Insect reference collections are vital in providing certainty as to what organism is being studied. In entomology this is not a straightforward issue to deal with due to the great diversity of insects and their similarity of form. Much of the New Zealand taxonomic literature dates back to the 1800s when species descriptions were rudimentary and insufficient to allow successful subsequent identification of species. The role of insect collections is not limited to identification. Collections are used as a basis for new species descriptions, as records of insect presence, abundance and variation in time and space and, with recent developments in molecular methods, provide a valuable source of DNA for a wide range of analyses.
The 133 year old Hutton collection,
complete with original draws

In order to emphasise the importance and long-term value of a ‘working’ collection, John Marris (our curator) offers this story about just one of our 250000 pinned specimens.

"Ostenia robusta is an endemic New Zealand fly, described over 100 years ago by F.W. Hutton, who was Professor of Biology at Canterbury College. Hutton taught natural sciences at Lincoln over the first two years of its existence (1880-81). Hutton’s collection of insect reference specimens is held in the Entomology Research Museum 133 years on and remains in active use for research. After Hutton’s description, this innocuous fly was largely ignored until the 1991 publication of a Fauna of New Zealand volume by Dr Dan Bickel, an entomologist at the Australian Museum interested in this group of flies. Bickel noted the appearance of O. robusta adults suggested that their larvae fed on some common resource and that discovering what this resource was would be of interest. Dr Bickel has visited the Entomology Research Museum and currently has specimens on loan from the collection for his research.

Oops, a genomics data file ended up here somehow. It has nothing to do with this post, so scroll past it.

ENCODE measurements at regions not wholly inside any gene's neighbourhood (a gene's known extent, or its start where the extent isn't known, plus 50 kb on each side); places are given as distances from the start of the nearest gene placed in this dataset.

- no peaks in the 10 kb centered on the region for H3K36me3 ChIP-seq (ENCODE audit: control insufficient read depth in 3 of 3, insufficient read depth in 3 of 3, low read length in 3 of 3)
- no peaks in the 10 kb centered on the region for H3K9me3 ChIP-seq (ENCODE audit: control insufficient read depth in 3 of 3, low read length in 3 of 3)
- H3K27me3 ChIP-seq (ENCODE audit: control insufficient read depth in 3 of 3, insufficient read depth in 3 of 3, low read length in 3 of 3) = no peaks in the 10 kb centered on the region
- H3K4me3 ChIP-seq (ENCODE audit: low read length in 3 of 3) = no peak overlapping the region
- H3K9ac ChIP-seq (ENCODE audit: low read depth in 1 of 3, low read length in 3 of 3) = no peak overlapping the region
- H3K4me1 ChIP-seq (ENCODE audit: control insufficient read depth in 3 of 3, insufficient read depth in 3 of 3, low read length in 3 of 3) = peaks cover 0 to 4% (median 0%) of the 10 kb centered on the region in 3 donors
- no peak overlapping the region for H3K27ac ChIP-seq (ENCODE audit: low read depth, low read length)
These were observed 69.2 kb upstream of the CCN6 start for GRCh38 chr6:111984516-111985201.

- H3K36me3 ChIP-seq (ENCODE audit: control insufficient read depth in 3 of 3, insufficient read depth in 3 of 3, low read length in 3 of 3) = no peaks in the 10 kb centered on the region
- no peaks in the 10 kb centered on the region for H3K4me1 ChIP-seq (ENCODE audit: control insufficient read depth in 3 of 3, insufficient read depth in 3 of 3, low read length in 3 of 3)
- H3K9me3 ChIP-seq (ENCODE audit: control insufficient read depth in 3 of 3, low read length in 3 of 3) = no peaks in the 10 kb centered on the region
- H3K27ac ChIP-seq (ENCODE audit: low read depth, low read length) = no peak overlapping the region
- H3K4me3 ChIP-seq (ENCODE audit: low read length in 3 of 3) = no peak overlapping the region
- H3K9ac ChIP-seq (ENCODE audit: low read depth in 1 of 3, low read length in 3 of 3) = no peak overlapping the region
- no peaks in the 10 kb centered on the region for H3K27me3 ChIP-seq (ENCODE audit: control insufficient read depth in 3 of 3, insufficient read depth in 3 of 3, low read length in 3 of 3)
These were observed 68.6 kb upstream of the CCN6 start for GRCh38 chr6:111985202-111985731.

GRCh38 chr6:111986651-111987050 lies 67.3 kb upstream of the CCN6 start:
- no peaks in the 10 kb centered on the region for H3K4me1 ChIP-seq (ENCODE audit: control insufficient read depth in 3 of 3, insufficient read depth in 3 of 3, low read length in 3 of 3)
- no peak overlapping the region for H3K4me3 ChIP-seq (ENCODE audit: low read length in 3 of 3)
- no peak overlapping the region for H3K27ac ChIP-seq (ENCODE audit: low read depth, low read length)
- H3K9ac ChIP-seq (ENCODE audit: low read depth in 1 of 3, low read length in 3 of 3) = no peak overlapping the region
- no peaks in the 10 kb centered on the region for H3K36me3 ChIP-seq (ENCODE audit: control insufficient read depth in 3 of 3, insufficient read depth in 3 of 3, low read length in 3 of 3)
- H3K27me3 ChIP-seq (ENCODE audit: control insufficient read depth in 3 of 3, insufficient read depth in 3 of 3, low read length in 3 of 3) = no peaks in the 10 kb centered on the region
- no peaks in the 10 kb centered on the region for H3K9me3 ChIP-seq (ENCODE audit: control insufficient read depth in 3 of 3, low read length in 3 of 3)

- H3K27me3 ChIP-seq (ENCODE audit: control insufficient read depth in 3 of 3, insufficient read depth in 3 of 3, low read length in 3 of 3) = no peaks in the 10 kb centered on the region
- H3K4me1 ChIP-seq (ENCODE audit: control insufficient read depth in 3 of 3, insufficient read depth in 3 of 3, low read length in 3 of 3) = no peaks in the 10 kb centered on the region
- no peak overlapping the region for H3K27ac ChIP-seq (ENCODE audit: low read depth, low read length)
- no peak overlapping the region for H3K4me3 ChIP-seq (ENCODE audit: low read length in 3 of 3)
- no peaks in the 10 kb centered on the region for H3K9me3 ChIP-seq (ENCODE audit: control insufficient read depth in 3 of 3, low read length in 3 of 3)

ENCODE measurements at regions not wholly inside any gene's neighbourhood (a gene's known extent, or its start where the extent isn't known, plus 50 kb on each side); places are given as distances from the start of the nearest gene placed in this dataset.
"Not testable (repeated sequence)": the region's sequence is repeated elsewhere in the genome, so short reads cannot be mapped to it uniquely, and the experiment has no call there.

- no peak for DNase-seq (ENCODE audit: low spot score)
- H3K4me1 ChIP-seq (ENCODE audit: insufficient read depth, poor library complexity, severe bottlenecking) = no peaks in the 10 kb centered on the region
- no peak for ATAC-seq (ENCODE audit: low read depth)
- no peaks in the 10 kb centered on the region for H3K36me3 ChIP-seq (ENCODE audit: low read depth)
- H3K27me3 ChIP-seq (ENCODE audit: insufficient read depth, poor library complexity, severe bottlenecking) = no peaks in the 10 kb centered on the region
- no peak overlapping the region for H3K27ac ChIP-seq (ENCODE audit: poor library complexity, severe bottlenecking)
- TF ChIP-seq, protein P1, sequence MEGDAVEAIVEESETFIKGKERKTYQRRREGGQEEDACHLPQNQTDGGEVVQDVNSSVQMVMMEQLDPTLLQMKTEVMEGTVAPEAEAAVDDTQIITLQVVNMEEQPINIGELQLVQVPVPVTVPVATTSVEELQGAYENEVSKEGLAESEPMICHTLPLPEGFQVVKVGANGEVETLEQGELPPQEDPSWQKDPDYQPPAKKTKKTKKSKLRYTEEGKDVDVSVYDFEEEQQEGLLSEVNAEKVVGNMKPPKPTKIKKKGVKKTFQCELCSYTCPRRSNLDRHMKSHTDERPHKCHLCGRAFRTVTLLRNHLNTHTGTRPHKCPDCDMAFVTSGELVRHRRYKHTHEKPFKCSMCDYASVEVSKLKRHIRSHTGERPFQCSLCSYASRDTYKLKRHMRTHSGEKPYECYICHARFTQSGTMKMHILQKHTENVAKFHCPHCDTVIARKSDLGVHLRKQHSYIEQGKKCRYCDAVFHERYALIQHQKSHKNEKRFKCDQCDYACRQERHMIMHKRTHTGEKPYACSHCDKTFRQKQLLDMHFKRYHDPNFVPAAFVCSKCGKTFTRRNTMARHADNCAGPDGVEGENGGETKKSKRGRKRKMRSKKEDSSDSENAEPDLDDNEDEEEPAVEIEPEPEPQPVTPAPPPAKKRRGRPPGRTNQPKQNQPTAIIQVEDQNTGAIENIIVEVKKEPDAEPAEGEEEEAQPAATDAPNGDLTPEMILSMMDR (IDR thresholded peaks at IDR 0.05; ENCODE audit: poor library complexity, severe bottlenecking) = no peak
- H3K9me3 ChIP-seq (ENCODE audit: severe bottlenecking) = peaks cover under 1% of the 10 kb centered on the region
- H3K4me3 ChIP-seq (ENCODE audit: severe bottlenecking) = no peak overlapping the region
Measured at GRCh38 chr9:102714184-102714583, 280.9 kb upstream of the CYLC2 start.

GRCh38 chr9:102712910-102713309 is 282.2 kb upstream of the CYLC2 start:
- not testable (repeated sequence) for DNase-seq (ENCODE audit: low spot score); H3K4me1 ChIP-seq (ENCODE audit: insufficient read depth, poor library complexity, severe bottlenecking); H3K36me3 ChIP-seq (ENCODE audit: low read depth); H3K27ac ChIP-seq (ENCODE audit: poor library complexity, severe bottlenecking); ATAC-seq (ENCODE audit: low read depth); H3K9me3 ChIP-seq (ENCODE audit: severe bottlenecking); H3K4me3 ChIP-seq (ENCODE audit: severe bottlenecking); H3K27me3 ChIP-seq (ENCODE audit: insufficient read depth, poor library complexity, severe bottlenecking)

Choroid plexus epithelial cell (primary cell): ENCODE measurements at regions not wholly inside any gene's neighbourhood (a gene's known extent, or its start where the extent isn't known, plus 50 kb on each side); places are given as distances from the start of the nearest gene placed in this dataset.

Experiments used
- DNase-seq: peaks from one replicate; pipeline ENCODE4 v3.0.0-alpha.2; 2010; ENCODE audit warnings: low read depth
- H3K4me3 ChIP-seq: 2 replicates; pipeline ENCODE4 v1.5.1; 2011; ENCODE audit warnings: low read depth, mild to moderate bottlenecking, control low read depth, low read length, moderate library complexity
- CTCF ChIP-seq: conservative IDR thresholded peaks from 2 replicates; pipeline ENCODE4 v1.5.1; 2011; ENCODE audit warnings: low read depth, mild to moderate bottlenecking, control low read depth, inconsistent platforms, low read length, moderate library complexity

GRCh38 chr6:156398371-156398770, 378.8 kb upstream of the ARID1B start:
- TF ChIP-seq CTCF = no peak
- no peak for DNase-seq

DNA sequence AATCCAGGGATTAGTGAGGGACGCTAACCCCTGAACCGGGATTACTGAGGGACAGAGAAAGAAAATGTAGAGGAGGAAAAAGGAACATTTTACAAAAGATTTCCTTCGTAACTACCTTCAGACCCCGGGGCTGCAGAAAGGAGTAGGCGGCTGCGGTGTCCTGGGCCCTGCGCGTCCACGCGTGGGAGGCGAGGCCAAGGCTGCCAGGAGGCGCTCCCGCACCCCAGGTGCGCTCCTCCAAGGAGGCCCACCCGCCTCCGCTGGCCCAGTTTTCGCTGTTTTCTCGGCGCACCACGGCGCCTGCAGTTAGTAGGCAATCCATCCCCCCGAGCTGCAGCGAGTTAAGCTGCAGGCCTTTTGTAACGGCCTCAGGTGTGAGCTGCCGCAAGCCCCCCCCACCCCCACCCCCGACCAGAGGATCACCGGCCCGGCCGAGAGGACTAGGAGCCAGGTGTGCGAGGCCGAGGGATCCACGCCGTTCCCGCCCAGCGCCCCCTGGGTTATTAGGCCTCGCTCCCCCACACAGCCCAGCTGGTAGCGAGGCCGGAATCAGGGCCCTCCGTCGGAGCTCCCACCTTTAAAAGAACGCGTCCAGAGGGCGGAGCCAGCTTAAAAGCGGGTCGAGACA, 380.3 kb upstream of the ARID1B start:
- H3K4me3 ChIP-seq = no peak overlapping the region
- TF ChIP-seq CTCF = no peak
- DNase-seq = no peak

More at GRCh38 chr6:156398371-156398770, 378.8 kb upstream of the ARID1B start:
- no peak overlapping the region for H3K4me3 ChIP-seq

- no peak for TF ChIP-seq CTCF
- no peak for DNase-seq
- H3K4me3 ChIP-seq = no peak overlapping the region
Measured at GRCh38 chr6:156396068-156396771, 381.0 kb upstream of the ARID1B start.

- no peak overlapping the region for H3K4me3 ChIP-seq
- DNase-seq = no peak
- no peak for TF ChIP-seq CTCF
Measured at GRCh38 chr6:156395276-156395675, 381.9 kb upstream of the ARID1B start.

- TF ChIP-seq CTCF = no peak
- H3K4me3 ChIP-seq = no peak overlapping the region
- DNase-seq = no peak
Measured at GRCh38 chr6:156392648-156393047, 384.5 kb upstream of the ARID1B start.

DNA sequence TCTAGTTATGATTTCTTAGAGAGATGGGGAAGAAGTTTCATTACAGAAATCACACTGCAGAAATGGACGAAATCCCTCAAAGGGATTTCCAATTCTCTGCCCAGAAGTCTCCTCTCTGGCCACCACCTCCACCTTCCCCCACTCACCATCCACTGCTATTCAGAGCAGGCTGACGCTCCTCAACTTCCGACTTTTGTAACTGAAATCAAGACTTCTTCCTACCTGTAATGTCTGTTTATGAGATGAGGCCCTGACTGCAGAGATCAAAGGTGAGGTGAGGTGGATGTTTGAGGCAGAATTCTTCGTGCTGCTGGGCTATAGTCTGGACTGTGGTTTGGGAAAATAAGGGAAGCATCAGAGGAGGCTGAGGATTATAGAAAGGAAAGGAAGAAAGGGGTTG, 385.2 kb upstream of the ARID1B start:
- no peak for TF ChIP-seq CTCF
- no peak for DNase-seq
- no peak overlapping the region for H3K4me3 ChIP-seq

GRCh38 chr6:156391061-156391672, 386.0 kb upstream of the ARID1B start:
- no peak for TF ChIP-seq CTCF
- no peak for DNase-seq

A pinned Ostenia robusta specimen

In 2012, Richard Chynoweth, a former AGLS Faculty postgraduate student, and now a Research Manager at the Foundation for Arable Research (FAR), fortuitously discovered fly larvae attacking grass grub (Costelytra zealandica (White, 1846)) pupae while sampling soil near Southbridge, 25 minutes from Lincoln. Grass grub, is one of New Zealand’s most damaging pasture pests, responsible for multi-million dollar losses annually. These larvae were reared through to adult flies by Bruce Chapman, Lincoln University Associate Professor in Entomology.  Subsequently, the flies were given to John Marris, Curator of the Entomology Research Museum, who identified them as Ostenia robusta by comparison with specimens held in the Museum, including one collected by long-term Lincoln staff member Margaret McPherson in 1967, around the time that the Museum was established. Distribution records for the species were obtained from consultation with curators from other New Zealand entomology collections, including John Early from Auckland Museum, a former Lincoln University staff member, and Dr Cor Vink from Canterbury Museum, who completed his PhD in invertebrate taxonomy at Lincoln. Larvae of O. robusta had never before been reared to the adult stage and, despite many decades of intensive research on grass grub, these larvae had never been recorded attacking the beetle pupae. However, DNA molecular analysis of the specimens was used by Dr Karen Armstrong and Dr Anastasia Chomic from the Bio-Protection Centre to assist in identification. The identification was subsequently confirmed by Dr Renato Capellari, a dolichopodid fly specialist from the University of Sao Paulo, Brazil. Over the 2013-2014 summer, Lincoln University undergraduate student Lisa Watkins won a FAR summer scholarship in which she completed further research on Ostenia biology. This research may lead to enhanced biological control of grass grub and reduce losses inflicted by this pest."
O. robusta larvae feasting on a grass grub


This is just one example of many that demonstrates the value of the Entomology Research Museum in providing fundamental support for research and education, much of it revenue earning. The Museum is not a dusty old Victorian institution. It is a modern, relevant and vital asset that helps to maintain Lincoln’s longstanding reputation for excellence in insect research. This is why the Museum must not be lost from Lincoln University.